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How Morocco plans to contain its Salafists

Several prominent Salafists in Morocco have surprised the nation by joining mainstream political parties.
Moroccan Salafist preacher Hassan al-Kettani speaks during a demonstration against an anti-Islam film made in the U.S. that mocks the Prophet Mohammad outside a mosque in the impoverished Rahma neighbourhood of Sale, September 21, 2012. The banner reads, "There is only one God and Mohammad is his prophet". REUTERS/Stringer (MOROCCO - Tags: RELIGION CIVIL UNREST) - RTR3890E
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RABAT, Morocco — Debate on Salafism emerged in Morocco after the infiltration of North Africa by the Islamic State (IS). Although there are more than 1,000 Moroccans fighting for IS on the battlefields of Iraq and Syria, the group enjoys only limited support in Morocco from a small number of sympathizers and Salafist theorists, such as Sheikh Abdul Razzaq Ajha, who was arrested March 6 preparing to travel to Syria, and Fatiha al-Mejjati, who has already reached IS-controlled Raqqa in Syria.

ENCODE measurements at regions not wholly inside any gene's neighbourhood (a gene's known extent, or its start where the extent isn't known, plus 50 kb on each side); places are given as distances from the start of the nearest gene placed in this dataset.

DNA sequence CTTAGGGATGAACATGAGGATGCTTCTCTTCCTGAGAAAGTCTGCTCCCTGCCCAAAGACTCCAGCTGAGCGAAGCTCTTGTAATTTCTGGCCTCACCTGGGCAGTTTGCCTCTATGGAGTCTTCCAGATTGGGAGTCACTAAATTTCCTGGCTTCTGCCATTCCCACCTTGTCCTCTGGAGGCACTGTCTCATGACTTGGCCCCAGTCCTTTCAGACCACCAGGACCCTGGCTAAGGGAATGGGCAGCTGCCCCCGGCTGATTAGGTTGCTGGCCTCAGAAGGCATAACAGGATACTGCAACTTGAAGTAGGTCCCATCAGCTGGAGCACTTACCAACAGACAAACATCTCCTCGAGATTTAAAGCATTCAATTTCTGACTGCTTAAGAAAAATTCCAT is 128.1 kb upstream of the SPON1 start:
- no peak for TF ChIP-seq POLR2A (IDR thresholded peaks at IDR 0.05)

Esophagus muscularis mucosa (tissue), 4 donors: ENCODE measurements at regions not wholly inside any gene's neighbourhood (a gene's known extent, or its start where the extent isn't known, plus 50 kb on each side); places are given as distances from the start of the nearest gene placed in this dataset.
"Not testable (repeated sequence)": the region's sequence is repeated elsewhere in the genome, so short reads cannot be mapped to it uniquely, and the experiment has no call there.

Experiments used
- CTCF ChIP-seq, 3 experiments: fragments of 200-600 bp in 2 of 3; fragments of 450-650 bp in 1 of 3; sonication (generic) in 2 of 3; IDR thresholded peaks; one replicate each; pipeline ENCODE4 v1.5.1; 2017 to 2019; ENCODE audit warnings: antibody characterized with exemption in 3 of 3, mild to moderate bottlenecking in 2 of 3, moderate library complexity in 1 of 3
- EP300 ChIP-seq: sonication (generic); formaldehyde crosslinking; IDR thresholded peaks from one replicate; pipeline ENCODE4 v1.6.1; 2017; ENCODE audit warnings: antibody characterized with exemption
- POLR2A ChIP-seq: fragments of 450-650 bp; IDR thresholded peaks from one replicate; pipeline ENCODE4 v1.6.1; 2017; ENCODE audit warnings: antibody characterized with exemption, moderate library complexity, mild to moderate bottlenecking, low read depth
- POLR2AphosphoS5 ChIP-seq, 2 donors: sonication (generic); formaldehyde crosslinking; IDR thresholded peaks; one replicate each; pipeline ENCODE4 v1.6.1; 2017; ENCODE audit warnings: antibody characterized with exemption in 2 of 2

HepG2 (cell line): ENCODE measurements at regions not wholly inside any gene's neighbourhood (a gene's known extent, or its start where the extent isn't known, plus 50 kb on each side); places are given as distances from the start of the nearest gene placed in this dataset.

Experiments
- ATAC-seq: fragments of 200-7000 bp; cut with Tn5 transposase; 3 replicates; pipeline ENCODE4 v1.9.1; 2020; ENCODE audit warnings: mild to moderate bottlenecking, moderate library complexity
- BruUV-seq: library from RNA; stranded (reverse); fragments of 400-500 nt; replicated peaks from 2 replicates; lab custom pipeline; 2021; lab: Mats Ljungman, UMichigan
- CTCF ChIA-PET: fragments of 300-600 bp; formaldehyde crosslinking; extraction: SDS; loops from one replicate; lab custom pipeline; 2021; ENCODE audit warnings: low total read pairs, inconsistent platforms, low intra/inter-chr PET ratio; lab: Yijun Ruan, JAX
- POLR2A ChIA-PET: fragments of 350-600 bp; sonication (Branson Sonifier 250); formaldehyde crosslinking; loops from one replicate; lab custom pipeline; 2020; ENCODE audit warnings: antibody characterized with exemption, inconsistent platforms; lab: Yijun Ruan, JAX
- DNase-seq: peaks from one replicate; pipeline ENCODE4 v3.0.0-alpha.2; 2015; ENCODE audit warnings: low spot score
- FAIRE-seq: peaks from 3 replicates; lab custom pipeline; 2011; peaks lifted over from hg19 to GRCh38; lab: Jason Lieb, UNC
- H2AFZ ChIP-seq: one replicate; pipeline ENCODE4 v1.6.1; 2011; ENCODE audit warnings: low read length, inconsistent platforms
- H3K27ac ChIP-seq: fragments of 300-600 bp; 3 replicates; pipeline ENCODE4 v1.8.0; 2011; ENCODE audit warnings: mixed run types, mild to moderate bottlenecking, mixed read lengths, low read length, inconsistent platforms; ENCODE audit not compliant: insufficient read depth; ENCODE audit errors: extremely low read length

Salafist sheikhs in Morocco are divided between those supporting IS and those who joined pro-regime political parties to oppose the extremist group. Since the release of Abdelkarim Chadli, a hard-line Salafist convicted on terrorism charges in 2003, and other Salafist jihadists from prison in 2011, it appears that the Moroccan government has embarked on a quiet campaign to integrate Salafist theorists into the nation's political life.

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